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Int J Tuberc Lung Dis. 2001 Sep;5(9):838-42.

Can guardians supervise TB treatment as well as health workers? A study on adherence during the intensive phase.

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Department of Health Education and Promotion, University of Maastricht, The Netherlands.



In sub-Saharan Africa, tuberculosis (TB) has increased over the last two decades due to the human immunodeficiency virus pandemic. In Malawi, 20630 new TB patients were notified to the National Tuberculosis Programme in 1996, a fourfold increase since 1986. Due to this increase in cases and lack of resources (both human and monetary) it is becoming more difficult to ensure directly observed treatment (DOT) in the TB wards.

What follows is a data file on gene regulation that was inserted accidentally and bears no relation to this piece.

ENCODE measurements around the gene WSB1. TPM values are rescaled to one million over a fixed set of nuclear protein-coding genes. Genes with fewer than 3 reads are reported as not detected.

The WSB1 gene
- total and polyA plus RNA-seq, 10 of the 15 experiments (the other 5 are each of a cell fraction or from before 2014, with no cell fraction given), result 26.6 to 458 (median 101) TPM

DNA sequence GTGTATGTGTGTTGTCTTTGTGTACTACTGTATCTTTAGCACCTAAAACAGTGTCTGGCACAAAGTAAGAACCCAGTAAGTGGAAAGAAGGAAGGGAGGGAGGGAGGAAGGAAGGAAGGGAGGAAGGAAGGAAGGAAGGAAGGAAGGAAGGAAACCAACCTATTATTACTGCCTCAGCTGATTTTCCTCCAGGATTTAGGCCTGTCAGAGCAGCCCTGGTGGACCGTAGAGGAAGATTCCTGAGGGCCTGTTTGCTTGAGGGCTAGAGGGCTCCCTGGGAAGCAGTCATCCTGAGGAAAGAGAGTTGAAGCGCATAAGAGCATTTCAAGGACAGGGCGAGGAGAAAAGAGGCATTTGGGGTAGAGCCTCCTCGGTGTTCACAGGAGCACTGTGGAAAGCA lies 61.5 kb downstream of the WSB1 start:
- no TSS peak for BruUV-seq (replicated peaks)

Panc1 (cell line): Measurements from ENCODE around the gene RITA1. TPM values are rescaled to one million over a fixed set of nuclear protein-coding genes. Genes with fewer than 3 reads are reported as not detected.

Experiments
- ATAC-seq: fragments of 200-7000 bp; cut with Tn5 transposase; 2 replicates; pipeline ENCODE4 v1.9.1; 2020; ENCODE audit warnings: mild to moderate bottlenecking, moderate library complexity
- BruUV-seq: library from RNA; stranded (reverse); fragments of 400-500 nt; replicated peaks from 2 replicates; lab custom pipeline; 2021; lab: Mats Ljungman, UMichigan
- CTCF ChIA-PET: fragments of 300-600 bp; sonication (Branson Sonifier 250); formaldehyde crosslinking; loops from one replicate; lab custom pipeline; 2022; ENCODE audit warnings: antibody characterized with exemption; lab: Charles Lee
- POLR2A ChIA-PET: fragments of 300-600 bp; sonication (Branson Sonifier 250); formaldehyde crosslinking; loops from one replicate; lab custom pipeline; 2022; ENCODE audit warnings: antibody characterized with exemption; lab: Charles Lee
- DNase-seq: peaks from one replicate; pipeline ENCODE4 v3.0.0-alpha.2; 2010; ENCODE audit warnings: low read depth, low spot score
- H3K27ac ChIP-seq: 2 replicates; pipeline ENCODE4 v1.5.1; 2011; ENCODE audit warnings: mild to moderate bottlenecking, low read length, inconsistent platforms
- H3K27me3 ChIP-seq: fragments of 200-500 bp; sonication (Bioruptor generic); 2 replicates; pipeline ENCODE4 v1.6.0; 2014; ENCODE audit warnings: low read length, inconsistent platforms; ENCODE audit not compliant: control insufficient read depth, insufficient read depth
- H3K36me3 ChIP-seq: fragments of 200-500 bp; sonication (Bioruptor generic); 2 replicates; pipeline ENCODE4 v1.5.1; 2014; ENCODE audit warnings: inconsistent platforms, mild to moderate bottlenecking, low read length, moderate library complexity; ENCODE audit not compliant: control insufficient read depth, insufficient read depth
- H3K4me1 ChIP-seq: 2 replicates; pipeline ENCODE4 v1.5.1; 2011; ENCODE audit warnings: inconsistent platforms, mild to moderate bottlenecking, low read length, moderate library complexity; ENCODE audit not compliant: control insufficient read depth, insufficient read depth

In Ntcheu district, Malawi, a new TB regimen was introduced from April 1996 in which patients received supervised treatment by either a health worker or a guardian (i.e., family member). Adherence to the different treatment options was measured by form checks, tablet counts, and tests for detecting isoniazid in the urine. Adherence was measured at 2, 4 and 8 weeks after onset of TB treatment.


Overall adherence rate was 95-96%. Inpatients showed the highest adherence rates. Patients on guardian-based DOT (GB-DOT) (n = 35) showed 94% adherence, while patients on health centre based DOT (n = 40) showed more non-adherent behaviour: 11% according to monitoring forms, 14% according to tablet counts and 16% according to urine tests.


The results suggest that decentralised care is a feasible option for anti-tuberculosis treatment and that guardians can supervise TB treatment just as well as health workers during the intensive phase of TB treatment.

[Indexed for MEDLINE]

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